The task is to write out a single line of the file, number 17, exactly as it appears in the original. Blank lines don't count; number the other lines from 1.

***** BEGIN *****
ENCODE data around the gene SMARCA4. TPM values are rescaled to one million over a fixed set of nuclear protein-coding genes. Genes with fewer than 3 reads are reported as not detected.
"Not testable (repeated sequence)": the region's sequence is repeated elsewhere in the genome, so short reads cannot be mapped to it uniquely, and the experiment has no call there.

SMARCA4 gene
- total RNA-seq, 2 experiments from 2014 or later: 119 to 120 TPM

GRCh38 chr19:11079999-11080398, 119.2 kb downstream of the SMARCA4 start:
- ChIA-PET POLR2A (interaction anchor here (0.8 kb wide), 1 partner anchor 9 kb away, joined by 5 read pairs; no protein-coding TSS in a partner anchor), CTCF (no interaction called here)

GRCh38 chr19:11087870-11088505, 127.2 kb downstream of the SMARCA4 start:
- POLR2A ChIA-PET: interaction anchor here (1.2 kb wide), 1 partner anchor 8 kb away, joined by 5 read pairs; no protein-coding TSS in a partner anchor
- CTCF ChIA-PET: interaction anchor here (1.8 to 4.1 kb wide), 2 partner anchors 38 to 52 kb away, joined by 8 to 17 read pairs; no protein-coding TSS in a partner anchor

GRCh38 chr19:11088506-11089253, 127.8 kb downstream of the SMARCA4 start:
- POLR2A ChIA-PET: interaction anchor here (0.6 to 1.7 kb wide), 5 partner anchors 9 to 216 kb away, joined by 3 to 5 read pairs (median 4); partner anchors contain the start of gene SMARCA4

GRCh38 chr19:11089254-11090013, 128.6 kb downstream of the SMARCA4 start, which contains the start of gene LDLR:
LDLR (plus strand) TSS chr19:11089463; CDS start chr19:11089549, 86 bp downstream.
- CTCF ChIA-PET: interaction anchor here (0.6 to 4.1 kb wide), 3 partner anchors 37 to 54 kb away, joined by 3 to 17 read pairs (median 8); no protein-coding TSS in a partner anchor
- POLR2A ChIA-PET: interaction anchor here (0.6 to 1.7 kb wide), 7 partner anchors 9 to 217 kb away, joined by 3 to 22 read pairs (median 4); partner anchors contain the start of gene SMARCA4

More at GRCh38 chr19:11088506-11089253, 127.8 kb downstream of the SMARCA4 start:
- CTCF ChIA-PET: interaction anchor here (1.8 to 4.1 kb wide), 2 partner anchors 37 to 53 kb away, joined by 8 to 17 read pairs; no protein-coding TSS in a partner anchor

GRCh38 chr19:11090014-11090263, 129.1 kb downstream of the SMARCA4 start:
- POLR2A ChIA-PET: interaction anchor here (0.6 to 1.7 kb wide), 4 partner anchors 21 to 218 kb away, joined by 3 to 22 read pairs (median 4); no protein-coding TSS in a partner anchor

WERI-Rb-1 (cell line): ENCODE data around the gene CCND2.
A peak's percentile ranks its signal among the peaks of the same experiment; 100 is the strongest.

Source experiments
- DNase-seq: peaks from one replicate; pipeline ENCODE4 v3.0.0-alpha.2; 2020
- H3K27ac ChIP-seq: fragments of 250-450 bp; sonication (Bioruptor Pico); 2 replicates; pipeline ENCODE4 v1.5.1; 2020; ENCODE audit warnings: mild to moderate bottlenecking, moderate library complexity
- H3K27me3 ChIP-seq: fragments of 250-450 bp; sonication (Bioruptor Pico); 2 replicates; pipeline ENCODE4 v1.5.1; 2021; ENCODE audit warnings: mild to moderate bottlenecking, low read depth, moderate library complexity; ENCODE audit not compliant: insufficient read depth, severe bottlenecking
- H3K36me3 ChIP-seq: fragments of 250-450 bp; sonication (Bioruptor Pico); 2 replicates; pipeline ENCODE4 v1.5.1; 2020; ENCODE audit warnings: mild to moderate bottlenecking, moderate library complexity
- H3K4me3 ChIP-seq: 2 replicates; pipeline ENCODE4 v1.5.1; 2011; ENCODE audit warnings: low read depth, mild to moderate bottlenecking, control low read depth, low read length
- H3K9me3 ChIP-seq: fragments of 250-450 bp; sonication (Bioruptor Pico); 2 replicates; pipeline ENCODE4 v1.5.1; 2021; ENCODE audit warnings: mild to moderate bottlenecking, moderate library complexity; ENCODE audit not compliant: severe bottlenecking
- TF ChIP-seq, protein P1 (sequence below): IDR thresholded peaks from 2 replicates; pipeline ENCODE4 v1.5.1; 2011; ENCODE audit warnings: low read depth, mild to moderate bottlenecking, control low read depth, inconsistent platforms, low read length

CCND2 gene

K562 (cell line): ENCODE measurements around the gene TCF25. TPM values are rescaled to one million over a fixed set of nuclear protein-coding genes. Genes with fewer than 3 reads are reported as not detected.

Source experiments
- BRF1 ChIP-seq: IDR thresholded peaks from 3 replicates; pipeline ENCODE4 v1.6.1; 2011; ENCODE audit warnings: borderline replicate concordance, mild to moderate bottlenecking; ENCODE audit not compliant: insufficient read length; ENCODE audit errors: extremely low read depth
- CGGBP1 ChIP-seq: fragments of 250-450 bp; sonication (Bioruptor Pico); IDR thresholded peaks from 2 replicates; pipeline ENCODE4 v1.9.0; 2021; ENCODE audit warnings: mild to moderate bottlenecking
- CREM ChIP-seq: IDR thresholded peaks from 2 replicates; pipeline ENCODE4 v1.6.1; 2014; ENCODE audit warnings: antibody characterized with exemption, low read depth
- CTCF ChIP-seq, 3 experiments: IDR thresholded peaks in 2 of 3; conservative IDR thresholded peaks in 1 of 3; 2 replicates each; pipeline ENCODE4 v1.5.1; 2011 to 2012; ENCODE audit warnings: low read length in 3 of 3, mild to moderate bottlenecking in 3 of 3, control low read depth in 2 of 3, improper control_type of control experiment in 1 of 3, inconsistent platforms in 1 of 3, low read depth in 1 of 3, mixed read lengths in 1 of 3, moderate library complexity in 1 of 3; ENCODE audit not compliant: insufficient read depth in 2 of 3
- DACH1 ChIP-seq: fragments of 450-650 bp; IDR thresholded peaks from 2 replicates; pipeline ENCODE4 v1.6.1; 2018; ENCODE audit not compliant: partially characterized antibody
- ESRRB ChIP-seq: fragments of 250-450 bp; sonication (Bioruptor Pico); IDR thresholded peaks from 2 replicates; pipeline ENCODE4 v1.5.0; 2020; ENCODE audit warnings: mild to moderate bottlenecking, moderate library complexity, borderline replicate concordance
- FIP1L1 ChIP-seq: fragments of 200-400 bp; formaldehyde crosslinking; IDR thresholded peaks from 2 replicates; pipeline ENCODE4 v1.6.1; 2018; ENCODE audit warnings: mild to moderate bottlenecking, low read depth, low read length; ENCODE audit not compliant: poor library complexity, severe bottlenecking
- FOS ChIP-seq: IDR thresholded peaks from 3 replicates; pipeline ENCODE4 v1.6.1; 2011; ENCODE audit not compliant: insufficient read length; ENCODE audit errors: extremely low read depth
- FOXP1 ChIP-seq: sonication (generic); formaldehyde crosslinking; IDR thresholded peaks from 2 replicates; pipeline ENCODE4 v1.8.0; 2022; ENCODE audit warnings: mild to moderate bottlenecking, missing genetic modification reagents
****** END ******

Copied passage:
- CTCF ChIA-PET: interaction anchor here (1.8 to 4.1 kb wide), 2 partner anchors 37 to 53 kb away, joined by 8 to 17 read pairs; no protein-coding TSS in a partner anchor